1. How likely are you to win v lose? An experienced employment attorney should be able to advise you on your chances of prevailing v losing and what's the most you can lose, so that you know what your risks are. Even though no attorney can know for sure the outcome of a claim, knowing your chances and assessing your exposure risks will help you make the decision about continue to fight v settling.
2. If you win, will this really be a victory for you? How much will it cost you to take the claim all the way through a hearing even if you end up winning. Will you spend more on an attorney than you can settle your claim for today? If so, maybe it's worth considering putting the principle aside for the sake of making the right financial decision and making the claim go away earlier than later.
3. How much of an (emotional) distraction is this? Do you get angry, anxious or stressed out from this process? Does it interfere with your ability to run your business efficiently by taking your time and mind away from what's really important to you now? Is this something you can put to rest relatively inexpensively? If you answer "yes" to these questions, it might be worth settling your claim sooner than later, especially if the amount doesn't justify losing sleep over it.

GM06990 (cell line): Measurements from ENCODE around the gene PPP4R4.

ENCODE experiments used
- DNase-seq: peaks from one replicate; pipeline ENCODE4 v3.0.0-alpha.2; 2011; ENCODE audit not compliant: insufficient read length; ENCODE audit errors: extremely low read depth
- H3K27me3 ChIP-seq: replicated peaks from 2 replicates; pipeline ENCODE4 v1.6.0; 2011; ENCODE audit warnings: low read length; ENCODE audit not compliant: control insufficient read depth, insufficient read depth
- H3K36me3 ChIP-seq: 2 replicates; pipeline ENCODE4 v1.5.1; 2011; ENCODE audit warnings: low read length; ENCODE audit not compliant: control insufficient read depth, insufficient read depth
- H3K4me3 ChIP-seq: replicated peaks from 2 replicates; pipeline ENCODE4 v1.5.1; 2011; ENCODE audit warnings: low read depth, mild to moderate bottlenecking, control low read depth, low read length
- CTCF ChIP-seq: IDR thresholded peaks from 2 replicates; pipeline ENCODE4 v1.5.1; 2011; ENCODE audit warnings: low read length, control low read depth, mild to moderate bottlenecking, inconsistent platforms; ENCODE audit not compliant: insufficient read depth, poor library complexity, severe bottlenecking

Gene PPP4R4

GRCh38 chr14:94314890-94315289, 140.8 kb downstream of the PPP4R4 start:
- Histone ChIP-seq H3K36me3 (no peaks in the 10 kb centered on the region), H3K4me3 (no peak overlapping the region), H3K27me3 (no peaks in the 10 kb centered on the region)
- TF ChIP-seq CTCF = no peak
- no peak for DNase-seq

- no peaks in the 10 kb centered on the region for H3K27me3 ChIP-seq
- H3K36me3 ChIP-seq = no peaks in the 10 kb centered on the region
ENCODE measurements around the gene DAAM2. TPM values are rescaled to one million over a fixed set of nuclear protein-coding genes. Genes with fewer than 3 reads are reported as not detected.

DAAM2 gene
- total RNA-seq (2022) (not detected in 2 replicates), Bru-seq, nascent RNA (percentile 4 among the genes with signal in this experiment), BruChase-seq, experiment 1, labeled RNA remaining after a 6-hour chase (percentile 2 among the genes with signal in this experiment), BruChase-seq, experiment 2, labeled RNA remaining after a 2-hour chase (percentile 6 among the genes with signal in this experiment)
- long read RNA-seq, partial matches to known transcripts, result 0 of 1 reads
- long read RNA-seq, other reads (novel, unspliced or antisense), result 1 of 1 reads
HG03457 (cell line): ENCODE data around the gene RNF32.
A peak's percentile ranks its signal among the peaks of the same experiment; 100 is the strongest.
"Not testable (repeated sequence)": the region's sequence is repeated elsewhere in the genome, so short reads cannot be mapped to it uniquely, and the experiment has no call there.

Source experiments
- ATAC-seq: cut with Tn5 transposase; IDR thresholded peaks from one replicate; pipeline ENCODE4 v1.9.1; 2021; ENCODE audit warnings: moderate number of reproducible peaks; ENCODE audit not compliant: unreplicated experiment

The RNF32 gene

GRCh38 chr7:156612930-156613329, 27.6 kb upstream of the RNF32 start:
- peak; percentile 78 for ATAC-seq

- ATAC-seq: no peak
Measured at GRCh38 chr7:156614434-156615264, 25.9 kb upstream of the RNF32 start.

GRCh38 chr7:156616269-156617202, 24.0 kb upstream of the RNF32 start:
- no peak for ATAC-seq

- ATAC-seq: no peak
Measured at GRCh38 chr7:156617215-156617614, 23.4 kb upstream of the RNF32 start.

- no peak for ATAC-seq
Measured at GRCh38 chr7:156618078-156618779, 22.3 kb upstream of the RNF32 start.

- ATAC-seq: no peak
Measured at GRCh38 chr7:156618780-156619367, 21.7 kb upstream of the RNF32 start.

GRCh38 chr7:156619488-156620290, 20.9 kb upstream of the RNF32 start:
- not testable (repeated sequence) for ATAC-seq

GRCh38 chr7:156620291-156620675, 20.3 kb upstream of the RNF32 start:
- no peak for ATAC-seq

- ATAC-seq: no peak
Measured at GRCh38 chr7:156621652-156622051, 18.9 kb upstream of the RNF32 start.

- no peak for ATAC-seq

4. Do you need to send a strong message to other employees? Is it important for you to fight this case to send a message to other employees that you don't settle claims easily in order to discourage them from filing (similar) claims? If so, you might have to continue fighting and even consider filing an appeal if you end up losing at the labor commissioner hearing. If you are not ready for this, this is yet another reason to settle sooner than later.